One of the most appealing features for purchasers of ERP software is industry best practices. Executives are often more inclined to spend millions of dollars on new enterprise software initiatives when they have the comfort of knowing that others in their industry vertical have spent countless years developing those best practices and navigating related lessons learned. In fact, these repeatable and proven business processes and software capabilities designed for their industries are what executives are really buying when they procure new ERP software.
On the other hand, executives are also likely to leverage ERP trends that transcend their respective industries. Mobility, business intelligence (BI) and SaaS ERP are just a few of the trends of interest to CIOs in industries including manufacturing, government, financial services and health care. In these cases, industry focus doesn’t necessarily matter. In addition, executives are often keen to leverage best practices outside of their respective industries as a way to benchmark to other industries that may have better ways of running their businesses.
Given this contradiction, the consolidation of ERP vendors and growth across multiple verticals begs an important question of recent trends in ERP: how relevant is it for ERP software to focus on a specific industry?
The answer to this question boils down to three key points:
Ten years ago, there were only a handful of viable ERP software providers, so industry focus wasn’t extremely important. Today, however, there are hundreds of options and ERP vendors need to do something to differentiate in the midst of stiff completion. This leaves most software vendors with two primary strategies: focus on function or focus on industry. Vendors such as Salesforce and Workday have taken the former approach by focusing on Customer Relationship Management (CRM) and Human Capital Management (HCM) software, respectively, while other vendors have focused on specific industry verticals or niches.
Industry focus may not be important to companies that leverage ERP software primarily to automate back office functions such as accounts payable or general ledger. However, industry distinction and capability is especially important for companies leveraging software to automate their front- and back-end business processes. As different organizations deal with the relatively unique nature of configuring their products, forecasting demand, and fulfilling manufacturing business processes, industry focus becomes increasingly important. Even in cases where buyers choose ERP software tailored for their industry, executives are still likely to find the need to customize the software to accommodate unique competitive advantages that can’t or hasn’t been replicated by others yet (see diagram below).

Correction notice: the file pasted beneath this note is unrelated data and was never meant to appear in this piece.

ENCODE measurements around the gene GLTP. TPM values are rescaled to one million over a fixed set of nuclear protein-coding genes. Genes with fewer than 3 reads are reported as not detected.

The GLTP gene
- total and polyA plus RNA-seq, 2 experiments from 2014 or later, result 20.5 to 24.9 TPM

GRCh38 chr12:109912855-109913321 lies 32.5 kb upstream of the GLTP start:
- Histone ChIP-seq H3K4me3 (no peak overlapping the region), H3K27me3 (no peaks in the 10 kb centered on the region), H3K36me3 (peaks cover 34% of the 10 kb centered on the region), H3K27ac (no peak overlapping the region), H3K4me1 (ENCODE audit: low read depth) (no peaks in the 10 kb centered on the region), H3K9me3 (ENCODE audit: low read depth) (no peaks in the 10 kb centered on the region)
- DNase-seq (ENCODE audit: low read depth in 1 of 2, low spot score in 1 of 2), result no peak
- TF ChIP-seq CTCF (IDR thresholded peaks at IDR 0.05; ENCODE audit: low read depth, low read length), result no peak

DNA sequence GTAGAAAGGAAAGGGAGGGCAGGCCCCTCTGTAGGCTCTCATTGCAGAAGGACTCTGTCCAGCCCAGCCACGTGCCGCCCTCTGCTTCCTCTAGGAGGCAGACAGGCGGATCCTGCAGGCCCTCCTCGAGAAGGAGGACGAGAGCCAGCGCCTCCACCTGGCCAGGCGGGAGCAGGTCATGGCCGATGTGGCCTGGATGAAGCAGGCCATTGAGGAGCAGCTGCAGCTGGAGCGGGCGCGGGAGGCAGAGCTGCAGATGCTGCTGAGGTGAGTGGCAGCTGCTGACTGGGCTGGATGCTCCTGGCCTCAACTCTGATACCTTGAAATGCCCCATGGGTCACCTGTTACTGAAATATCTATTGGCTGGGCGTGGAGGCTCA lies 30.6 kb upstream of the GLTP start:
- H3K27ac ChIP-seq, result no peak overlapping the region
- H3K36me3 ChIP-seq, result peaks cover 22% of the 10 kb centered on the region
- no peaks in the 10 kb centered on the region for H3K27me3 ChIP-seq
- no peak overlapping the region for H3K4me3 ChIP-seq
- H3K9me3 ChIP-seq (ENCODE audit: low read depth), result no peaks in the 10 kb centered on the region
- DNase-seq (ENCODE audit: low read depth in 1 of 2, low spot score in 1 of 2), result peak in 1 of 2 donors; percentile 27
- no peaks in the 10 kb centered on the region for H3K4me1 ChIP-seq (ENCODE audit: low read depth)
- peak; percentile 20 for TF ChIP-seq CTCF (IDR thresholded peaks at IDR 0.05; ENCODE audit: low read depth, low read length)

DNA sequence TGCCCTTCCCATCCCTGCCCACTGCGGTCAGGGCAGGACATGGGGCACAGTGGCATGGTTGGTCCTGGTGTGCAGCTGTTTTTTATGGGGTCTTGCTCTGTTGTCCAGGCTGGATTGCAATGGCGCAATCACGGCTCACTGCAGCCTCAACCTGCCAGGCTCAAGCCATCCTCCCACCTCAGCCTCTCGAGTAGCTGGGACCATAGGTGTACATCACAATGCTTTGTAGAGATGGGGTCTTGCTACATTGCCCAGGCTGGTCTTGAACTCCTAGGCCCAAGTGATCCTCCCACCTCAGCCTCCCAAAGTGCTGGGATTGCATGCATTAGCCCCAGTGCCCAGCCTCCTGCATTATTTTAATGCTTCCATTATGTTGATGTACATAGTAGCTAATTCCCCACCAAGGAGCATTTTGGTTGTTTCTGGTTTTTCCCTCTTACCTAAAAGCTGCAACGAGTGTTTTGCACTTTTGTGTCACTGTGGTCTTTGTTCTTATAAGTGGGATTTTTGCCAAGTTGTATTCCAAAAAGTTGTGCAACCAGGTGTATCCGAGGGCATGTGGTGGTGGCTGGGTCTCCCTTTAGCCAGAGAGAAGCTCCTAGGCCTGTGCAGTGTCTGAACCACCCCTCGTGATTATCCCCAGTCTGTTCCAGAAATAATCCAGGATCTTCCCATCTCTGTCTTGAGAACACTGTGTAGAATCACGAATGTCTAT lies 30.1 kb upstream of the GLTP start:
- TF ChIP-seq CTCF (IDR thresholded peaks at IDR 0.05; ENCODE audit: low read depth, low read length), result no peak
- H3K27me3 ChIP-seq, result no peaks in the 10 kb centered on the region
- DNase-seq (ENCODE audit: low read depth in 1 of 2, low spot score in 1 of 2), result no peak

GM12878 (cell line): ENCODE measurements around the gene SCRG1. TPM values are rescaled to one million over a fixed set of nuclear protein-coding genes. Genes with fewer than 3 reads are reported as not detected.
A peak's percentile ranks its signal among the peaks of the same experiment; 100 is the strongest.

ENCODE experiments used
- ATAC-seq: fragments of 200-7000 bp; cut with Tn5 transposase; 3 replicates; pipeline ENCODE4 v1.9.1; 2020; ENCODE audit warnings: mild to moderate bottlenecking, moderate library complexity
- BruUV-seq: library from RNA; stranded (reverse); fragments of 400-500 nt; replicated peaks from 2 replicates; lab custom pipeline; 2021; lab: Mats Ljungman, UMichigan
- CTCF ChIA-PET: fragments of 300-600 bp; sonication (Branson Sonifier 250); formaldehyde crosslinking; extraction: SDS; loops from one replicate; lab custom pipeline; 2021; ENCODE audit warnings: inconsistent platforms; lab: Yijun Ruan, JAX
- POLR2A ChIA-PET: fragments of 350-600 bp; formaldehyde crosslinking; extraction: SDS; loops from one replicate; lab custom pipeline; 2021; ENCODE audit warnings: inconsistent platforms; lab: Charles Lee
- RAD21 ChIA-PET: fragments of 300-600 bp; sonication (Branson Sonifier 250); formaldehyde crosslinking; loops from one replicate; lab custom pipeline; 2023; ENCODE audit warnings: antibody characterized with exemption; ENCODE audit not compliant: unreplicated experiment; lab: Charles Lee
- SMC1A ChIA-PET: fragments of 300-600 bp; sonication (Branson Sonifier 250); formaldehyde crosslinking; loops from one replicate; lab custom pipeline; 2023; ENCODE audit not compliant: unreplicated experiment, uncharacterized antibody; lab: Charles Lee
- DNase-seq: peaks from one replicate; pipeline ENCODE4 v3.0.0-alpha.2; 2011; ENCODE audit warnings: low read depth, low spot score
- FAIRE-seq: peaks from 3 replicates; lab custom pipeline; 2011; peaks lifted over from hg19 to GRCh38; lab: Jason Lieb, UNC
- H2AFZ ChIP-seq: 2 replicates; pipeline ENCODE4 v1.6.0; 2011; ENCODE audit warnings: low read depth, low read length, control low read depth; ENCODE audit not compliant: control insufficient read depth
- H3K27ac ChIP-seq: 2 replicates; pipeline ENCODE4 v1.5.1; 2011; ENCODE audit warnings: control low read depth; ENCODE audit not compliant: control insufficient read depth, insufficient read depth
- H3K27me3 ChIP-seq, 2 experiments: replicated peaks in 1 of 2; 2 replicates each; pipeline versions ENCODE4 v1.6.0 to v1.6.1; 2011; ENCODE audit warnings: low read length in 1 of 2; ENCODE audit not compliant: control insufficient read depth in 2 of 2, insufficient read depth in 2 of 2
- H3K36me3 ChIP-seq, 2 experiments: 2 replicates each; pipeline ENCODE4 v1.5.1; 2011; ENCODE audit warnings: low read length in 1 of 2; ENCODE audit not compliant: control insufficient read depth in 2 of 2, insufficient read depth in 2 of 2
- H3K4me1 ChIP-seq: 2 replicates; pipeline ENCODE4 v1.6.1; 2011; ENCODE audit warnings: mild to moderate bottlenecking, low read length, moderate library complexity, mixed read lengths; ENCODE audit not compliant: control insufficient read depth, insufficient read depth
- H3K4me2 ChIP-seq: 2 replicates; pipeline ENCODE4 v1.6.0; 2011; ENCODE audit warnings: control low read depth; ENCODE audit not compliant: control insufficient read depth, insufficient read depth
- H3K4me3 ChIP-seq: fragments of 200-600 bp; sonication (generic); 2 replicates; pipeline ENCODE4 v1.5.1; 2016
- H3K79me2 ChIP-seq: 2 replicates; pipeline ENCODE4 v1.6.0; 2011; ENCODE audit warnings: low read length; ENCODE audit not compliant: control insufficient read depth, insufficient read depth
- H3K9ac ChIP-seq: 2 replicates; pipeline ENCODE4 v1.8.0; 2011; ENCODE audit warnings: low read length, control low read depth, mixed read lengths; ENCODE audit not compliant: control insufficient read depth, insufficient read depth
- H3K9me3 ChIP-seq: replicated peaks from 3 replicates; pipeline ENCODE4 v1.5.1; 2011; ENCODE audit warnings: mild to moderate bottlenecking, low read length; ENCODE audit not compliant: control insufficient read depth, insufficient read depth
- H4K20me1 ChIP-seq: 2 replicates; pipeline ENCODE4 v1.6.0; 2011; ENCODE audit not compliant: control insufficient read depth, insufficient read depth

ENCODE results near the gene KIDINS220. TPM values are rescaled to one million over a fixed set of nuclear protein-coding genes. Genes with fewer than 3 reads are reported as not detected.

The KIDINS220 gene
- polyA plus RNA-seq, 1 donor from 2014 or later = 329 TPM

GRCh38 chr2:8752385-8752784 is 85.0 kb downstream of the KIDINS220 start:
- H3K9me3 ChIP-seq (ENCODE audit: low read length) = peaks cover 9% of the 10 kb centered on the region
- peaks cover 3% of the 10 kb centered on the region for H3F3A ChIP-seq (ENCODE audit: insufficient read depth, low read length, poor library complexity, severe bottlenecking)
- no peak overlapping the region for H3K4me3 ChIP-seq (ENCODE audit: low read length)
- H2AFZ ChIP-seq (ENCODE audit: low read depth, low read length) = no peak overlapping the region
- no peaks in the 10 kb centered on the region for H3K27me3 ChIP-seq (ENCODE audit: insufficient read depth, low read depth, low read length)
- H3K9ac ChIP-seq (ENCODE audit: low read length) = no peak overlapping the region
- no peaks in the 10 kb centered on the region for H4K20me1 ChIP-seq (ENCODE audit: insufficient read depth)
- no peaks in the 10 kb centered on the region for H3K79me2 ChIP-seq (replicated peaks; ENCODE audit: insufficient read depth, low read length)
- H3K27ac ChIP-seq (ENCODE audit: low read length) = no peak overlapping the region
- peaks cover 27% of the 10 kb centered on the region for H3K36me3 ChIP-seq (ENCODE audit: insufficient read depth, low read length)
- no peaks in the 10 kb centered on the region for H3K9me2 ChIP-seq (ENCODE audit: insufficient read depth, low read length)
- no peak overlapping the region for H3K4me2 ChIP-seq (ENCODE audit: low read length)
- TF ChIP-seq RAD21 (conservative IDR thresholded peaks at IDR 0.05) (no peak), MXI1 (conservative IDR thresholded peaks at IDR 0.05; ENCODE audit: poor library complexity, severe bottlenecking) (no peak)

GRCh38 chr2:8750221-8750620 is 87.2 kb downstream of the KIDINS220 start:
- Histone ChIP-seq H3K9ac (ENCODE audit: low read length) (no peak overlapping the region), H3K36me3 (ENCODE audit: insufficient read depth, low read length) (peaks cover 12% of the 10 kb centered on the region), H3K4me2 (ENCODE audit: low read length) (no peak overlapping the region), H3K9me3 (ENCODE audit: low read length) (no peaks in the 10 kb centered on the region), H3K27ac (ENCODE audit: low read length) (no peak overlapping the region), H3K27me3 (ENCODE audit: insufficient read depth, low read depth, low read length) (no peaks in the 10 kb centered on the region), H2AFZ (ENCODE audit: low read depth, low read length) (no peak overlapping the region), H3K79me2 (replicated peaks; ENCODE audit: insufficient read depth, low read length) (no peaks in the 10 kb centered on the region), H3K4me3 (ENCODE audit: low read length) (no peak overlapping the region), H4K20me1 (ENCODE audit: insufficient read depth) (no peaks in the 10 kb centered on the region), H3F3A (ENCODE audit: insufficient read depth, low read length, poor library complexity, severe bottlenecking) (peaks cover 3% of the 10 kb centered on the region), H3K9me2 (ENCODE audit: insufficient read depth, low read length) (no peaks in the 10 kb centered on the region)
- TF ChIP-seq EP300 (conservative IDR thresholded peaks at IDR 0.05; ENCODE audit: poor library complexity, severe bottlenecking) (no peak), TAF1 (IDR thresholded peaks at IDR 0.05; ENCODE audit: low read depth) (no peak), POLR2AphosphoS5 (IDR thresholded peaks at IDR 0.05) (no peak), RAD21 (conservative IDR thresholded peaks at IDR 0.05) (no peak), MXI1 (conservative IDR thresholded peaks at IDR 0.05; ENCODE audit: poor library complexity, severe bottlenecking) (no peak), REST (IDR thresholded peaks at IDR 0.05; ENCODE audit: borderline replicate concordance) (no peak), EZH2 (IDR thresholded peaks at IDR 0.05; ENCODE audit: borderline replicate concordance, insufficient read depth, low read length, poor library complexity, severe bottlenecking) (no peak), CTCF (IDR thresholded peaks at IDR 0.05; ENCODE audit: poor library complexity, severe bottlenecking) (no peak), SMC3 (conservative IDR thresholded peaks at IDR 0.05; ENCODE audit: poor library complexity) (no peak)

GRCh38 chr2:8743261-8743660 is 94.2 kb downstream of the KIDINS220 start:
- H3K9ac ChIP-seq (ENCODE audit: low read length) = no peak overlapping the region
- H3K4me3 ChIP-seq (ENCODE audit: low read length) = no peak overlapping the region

While ERP vendors such as SAP, Oracle and Infor grow aggressively through acquisitions of smaller solution providers and by servicing the needs of multiple industry verticals, smaller ERP vendors are constantly finding ways to service specific niches better than the larger players. For example, Plex Systems has carved out a nice niche servicing the automotive industry, while JustFoodERP has built a unique industry solution for food manufacturers and distributors – two industries with unique business process and operational niches that are completely different from verticals such as government or banking. For each vendor that tries to be everything to everyone, at least one more will sprout up to try out-competing those same vendors in specific areas.
So what’s the right answer? Unfortunately, there is no single answer. Some larger, more diverse organizations with higher complexity find that only SAP or Oracle will support their diverse needs. This same breadth and flexibility may not be as important to a more narrowly focused organization, so the niche vendor may be more likely to appeal to them. Some fall somewhere in between, in which case a vendor such as JustFoodERP – with its food and beverage focus using a product built on the Microsoft Dynamics platform – gives them the best of both worlds.
The only way to find the right answer is to fully define and prioritize your business needs and requirements and objectively evaluate all of your options until you find the best solution for your organization. It’s easier said than done, but it’s what we do for our clients every day.
[This post originally appeared on the Panorama blog and is republished with permission.]
Looking for more information on enterprise platforms or ERP software trends? Check out our side-by-side comparison of leading platforms in the Top 20 ERP Software report. You can also browse exclusive Business-Software.com resources on ERP trends and best practices by visiting the ERP research center page.